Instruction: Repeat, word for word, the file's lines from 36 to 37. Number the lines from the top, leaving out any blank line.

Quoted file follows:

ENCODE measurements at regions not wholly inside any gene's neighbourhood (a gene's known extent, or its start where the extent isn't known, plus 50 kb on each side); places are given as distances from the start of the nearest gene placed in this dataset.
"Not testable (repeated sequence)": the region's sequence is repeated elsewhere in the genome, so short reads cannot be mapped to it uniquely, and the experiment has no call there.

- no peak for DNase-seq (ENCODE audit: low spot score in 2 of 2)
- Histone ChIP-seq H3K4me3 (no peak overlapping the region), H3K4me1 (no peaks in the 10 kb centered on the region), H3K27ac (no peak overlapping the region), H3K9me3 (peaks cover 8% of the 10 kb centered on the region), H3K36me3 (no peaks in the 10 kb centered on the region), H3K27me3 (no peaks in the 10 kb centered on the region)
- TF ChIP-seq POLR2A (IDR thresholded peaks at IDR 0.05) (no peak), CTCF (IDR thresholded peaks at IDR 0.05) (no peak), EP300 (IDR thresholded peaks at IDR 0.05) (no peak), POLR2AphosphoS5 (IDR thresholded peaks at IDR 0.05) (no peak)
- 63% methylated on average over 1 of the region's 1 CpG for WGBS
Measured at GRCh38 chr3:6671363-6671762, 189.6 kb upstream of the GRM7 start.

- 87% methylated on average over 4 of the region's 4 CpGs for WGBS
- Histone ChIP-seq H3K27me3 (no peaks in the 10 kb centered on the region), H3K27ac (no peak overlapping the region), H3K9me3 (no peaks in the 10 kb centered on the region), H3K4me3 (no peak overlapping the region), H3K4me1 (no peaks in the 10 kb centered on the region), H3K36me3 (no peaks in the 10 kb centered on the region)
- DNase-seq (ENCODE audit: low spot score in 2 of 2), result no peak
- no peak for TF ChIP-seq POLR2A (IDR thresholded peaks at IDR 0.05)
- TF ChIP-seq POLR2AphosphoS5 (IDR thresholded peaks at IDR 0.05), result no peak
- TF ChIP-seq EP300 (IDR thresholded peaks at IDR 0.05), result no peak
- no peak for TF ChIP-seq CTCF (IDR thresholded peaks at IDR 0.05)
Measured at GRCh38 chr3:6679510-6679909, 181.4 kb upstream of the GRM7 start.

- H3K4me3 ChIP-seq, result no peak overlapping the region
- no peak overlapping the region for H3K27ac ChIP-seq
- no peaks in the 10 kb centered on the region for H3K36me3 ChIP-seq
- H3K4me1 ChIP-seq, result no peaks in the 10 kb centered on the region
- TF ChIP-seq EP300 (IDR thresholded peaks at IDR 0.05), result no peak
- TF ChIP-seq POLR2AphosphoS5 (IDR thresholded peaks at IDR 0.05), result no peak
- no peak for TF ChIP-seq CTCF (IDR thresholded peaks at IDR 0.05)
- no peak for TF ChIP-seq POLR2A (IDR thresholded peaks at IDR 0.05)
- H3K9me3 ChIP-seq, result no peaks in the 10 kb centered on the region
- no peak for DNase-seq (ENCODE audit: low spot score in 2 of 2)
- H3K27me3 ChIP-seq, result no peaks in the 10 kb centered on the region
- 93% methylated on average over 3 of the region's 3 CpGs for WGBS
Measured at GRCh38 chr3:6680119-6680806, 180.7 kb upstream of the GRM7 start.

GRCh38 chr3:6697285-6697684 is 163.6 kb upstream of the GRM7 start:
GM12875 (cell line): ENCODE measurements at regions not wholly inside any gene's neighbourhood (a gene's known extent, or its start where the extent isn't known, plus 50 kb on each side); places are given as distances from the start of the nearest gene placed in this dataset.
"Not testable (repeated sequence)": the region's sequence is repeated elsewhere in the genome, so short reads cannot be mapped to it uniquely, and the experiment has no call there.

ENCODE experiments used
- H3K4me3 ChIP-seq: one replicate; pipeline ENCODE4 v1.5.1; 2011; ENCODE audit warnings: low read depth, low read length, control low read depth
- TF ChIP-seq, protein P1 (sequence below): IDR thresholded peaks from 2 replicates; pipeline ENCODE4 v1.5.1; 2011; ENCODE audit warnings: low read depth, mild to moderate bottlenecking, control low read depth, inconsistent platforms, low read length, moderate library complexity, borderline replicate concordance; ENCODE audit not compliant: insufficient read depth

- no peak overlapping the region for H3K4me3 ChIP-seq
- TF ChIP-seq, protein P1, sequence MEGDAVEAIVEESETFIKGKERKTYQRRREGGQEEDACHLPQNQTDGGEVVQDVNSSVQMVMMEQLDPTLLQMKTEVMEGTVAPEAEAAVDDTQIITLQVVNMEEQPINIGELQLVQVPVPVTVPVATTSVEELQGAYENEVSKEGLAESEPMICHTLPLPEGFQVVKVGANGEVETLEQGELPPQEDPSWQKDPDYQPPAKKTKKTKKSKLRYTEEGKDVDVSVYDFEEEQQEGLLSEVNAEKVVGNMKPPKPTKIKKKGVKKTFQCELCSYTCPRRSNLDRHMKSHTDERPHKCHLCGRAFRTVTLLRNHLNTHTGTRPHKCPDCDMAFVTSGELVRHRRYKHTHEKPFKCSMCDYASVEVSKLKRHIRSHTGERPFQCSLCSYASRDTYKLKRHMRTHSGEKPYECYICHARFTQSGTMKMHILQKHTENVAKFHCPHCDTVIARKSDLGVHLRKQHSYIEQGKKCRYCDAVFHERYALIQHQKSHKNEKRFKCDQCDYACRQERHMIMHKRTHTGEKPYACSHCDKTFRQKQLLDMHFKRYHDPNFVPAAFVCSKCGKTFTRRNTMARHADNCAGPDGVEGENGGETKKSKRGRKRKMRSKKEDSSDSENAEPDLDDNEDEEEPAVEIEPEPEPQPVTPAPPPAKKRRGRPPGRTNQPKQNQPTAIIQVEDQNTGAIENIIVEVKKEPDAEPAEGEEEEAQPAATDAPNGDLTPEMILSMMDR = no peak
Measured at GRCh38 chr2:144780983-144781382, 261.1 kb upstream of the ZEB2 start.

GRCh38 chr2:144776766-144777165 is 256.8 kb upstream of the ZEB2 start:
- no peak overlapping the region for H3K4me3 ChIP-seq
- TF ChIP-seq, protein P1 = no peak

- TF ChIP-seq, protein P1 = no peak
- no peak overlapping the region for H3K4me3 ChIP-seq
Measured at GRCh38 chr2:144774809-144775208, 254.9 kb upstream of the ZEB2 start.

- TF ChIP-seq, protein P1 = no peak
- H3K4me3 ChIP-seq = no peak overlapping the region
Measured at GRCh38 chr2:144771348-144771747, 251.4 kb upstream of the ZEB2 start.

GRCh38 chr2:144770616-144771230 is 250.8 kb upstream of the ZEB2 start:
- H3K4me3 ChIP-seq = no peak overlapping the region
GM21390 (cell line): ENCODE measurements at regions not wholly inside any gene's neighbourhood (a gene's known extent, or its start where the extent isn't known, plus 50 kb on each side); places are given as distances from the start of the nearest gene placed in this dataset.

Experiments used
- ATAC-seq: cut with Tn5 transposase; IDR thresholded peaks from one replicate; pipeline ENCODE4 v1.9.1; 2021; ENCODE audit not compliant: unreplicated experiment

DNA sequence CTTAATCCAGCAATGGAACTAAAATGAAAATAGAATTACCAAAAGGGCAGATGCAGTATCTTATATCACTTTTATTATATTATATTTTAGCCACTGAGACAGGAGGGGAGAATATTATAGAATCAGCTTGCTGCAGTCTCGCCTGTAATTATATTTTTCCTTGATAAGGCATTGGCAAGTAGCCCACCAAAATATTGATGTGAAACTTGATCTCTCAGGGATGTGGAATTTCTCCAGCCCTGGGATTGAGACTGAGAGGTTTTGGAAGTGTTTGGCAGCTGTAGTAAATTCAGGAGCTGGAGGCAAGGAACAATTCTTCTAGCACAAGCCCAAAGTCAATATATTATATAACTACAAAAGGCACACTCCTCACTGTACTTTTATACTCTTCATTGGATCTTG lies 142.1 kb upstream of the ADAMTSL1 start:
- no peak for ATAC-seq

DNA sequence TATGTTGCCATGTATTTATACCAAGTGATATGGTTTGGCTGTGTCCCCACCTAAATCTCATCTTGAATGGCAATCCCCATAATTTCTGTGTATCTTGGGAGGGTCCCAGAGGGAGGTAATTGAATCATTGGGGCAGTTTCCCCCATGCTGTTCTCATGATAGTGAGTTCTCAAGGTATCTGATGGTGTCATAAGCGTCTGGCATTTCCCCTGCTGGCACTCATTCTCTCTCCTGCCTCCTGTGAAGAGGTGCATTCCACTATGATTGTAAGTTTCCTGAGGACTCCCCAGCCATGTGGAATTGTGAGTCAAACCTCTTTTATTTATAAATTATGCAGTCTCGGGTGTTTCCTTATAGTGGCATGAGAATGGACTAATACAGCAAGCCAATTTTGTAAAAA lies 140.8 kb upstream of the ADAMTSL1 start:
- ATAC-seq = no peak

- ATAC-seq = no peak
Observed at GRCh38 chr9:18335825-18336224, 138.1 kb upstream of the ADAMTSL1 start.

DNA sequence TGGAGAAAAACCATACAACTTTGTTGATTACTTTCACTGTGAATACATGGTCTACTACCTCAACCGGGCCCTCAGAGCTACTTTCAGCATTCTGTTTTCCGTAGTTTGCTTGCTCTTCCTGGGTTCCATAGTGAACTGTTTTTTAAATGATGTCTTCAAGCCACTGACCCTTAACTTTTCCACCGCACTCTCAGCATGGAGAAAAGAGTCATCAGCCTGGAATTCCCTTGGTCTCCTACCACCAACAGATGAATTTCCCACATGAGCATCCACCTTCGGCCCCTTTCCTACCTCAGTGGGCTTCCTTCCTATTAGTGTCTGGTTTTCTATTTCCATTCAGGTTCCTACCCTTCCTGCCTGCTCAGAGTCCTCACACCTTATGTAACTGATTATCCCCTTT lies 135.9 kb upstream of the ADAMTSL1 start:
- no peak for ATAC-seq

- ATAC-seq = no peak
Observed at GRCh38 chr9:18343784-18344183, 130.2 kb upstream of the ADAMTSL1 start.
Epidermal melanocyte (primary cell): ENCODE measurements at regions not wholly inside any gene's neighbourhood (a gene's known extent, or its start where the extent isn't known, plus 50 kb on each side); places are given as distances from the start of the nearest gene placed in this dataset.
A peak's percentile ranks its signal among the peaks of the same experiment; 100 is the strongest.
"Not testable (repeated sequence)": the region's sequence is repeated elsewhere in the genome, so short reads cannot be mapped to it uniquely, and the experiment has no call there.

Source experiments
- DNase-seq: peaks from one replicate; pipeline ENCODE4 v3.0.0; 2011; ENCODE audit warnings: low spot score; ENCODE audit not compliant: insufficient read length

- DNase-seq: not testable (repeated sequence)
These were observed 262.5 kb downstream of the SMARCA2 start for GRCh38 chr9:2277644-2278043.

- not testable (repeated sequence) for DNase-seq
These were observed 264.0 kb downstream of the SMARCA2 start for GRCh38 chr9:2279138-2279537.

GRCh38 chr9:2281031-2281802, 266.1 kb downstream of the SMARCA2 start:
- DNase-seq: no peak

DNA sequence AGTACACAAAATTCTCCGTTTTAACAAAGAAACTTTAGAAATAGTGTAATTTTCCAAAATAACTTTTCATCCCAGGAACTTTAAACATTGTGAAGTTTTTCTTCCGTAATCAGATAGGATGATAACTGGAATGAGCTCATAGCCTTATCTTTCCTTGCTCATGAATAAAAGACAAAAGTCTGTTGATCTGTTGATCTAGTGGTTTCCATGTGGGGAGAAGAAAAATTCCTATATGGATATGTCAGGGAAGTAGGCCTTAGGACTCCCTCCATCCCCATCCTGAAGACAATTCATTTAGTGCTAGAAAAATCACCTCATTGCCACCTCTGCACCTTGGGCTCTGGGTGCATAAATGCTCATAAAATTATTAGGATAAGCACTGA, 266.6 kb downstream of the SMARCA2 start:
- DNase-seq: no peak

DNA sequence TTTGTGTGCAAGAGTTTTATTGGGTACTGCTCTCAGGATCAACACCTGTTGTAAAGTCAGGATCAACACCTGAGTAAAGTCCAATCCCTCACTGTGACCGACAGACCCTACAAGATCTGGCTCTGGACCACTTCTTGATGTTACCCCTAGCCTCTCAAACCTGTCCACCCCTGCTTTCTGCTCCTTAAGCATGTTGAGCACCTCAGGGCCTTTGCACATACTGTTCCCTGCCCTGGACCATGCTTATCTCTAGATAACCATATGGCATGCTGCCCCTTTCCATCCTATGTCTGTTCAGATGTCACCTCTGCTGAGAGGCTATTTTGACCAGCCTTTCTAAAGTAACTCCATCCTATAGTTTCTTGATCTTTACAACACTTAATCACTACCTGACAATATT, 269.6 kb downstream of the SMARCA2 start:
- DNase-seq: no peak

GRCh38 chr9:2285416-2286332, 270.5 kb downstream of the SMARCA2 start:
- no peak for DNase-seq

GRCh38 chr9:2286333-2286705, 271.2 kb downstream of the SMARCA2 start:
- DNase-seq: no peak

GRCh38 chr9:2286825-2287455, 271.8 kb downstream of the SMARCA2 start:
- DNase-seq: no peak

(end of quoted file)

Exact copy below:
- TF ChIP-seq, protein P1, sequence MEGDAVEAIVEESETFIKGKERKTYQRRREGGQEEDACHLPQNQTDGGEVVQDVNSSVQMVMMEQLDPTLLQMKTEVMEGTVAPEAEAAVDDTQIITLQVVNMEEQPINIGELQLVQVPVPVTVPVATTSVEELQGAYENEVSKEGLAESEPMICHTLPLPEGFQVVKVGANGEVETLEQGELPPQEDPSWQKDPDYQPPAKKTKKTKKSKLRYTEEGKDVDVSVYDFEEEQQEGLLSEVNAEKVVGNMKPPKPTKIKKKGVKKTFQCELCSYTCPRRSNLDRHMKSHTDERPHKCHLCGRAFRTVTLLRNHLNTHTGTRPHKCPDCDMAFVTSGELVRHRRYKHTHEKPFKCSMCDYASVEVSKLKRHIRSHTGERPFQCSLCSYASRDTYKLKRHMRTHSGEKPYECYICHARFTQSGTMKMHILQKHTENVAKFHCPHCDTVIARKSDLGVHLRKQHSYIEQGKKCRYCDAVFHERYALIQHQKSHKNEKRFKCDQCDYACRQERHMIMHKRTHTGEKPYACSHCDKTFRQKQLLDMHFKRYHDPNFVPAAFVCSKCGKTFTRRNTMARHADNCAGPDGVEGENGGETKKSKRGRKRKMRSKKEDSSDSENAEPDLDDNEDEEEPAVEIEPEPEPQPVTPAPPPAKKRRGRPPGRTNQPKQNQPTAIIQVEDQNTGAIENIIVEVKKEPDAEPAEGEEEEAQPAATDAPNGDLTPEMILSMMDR = no peak
Measured at GRCh38 chr2:144780983-144781382, 261.1 kb upstream of the ZEB2 start.